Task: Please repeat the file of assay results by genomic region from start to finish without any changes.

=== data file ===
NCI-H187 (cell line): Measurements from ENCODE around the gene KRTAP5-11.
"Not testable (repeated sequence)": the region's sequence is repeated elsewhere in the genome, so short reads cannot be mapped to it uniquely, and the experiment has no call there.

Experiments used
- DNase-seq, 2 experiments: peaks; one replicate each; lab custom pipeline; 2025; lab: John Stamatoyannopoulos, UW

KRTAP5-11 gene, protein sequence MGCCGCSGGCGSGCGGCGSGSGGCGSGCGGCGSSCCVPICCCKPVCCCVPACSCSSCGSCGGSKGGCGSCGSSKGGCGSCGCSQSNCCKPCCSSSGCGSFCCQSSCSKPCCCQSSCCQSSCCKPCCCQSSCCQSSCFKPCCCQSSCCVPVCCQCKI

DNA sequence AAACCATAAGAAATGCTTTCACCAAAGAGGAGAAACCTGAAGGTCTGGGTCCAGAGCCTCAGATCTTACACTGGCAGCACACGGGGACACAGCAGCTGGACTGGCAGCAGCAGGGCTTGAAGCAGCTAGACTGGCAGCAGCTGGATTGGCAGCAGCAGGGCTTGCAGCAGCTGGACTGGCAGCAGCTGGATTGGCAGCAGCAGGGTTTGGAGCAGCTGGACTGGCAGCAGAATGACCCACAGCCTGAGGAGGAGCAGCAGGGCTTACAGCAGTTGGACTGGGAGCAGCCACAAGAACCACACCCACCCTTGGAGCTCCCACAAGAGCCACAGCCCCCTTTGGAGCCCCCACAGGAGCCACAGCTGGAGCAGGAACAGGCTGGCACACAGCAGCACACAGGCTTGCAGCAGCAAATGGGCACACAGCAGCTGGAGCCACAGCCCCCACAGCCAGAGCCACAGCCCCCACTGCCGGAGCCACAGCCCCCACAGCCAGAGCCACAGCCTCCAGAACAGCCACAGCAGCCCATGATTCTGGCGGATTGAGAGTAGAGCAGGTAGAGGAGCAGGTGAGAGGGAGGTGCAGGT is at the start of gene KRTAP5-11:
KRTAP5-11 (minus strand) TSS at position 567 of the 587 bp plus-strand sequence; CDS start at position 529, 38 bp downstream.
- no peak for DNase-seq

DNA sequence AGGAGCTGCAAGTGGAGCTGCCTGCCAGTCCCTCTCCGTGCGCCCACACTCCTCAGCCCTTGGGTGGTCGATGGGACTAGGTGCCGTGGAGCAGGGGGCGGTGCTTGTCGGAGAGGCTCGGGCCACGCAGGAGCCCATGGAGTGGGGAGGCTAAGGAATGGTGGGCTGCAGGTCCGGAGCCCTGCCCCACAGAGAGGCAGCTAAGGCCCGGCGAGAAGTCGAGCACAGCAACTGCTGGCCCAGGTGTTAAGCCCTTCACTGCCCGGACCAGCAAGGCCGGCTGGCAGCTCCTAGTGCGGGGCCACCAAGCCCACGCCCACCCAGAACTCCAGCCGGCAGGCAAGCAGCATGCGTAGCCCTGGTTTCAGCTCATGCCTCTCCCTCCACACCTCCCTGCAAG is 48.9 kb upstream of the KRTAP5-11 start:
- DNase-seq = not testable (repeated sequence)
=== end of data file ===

NCI-H187 (cell line): Measurements from ENCODE around the gene KRTAP5-11.
"Not testable (repeated sequence)": the region's sequence is repeated elsewhere in the genome, so short reads cannot be mapped to it uniquely, and the experiment has no call there.

Experiments used
- DNase-seq, 2 experiments: peaks; one replicate each; lab custom pipeline; 2025; lab: John Stamatoyannopoulos, UW

KRTAP5-11 gene, protein sequence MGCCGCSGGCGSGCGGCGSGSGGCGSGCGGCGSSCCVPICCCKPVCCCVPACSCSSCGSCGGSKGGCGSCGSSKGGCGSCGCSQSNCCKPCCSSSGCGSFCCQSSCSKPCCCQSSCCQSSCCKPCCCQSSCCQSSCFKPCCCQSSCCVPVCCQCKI

DNA sequence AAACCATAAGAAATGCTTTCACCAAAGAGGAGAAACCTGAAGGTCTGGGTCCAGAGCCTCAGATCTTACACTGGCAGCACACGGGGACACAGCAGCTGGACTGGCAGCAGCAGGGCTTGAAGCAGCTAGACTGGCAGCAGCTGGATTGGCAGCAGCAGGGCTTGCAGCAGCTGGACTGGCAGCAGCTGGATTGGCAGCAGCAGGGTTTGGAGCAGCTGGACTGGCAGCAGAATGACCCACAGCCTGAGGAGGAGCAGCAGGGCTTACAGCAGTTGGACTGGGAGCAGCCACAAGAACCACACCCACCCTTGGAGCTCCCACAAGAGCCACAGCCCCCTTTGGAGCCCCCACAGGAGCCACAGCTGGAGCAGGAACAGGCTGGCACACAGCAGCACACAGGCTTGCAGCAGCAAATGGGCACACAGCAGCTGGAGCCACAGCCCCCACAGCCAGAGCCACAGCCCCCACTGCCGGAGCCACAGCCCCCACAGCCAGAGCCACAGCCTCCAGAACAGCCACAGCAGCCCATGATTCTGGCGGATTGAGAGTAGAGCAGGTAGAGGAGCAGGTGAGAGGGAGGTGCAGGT is at the start of gene KRTAP5-11:
KRTAP5-11 (minus strand) TSS at position 567 of the 587 bp plus-strand sequence; CDS start at position 529, 38 bp downstream.
- no peak for DNase-seq

DNA sequence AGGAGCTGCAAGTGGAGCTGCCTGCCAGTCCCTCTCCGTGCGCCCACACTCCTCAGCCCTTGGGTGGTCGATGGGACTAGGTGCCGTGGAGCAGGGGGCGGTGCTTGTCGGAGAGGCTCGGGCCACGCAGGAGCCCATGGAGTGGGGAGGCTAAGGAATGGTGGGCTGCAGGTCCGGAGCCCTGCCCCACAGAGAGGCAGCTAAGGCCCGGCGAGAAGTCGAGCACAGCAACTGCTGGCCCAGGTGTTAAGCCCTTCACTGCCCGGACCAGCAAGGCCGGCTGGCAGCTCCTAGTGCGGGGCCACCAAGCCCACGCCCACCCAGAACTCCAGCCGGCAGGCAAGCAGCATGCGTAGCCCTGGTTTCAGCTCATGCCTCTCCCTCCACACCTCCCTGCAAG is 48.9 kb upstream of the KRTAP5-11 start:
- DNase-seq = not testable (repeated sequence)